After a spell of reading historical books, I needed a comfort read, something familiar. A pageturner, but well-written. So I picked up this, the fifth in the Simon Serrailler detective series by Susan Hill. And I tweeted about it. Susan Hill replied with the question: “Comfort?!!”
I know what she means; a crime thriller should not be comfortable reading. I replied: “Okay, discomfort with familiar characters”.
I finished the book that same day, but sat back and considered what made me feel comfortable with this series of books. Firstly, the quality of the writing. Hill’s detective Serrailler is a literary gem, he is distinctive but believable, seems ordinary but is extraordinary. And he is surrounded by a close-knit family whose stories I also follow from book to book. Hill is particularly good at creating mood – a skill also used in her ghost stories – and her description of place is minimal but so effective. For example, “It was a damp, mild October night with a thin mist drifting away over the black water of the canal like a spirit departing a dead body. The air smelled green.” And there is depth to her writing, literary and cultural references there for you to delight in recognising but which don’t matter if you don’t get them.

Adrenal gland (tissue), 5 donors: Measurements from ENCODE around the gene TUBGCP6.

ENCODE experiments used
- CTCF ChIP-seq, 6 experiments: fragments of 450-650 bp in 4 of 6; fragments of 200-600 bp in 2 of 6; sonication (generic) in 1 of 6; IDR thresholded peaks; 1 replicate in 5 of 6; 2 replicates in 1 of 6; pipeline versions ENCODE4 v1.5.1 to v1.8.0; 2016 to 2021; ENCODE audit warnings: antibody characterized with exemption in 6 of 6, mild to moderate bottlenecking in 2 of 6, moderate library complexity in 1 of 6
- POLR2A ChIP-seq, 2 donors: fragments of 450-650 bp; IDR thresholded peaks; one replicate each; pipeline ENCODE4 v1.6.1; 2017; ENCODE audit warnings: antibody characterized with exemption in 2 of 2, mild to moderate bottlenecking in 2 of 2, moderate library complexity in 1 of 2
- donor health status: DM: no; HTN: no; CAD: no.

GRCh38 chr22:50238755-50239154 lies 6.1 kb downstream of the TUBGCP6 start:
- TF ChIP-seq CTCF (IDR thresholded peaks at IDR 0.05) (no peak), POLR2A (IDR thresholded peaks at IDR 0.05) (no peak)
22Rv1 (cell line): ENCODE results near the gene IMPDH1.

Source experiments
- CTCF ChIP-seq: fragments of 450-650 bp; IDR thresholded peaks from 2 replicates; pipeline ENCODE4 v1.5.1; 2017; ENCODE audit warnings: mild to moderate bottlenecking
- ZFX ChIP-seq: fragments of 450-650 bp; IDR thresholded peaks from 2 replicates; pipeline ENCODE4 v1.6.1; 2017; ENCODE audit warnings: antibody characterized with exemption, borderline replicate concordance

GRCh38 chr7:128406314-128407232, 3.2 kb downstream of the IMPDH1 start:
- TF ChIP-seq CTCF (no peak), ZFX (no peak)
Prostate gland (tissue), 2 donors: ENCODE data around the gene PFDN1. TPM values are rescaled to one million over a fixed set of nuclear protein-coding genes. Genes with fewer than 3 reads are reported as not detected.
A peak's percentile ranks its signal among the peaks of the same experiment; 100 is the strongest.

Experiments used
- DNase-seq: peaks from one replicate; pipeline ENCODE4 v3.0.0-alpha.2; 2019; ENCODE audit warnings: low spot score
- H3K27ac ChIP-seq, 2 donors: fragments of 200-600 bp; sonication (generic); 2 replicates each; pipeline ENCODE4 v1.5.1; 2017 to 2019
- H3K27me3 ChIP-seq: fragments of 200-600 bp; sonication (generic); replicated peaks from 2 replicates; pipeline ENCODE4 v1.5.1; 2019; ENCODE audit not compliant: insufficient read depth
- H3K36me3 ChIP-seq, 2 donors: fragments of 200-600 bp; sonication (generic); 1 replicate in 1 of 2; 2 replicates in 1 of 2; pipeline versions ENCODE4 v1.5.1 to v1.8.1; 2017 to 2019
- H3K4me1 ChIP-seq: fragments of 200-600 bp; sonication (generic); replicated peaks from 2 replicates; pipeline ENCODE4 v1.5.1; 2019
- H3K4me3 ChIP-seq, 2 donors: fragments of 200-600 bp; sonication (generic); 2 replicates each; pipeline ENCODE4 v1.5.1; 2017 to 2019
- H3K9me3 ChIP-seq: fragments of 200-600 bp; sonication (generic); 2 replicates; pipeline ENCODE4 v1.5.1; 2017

In Lafferton, two prostitutes are murdered. Simon Serrailler is on sabbatical leave on a remote Scottish island. A librarian takes food parcels to the prostitutes, one of whom is beaten up by her boyfriend. As usual with Hill’s books, each new chapter makes you want to devour the book in one sitting as she lays out first one possibility then another. Of course nothing is as it first seems.
‘The Shadows in the Street’ by Susan Hill, Simon Serrailler #5 [UK: Vintage] Buy now
And if you’d like to tweet a link to THIS post, here’s my suggested tweet:
THE SHADOWS IN THE STREET by @susanhillwriter #books via @SandraDanby http://wp.me/p5gEM4-1z1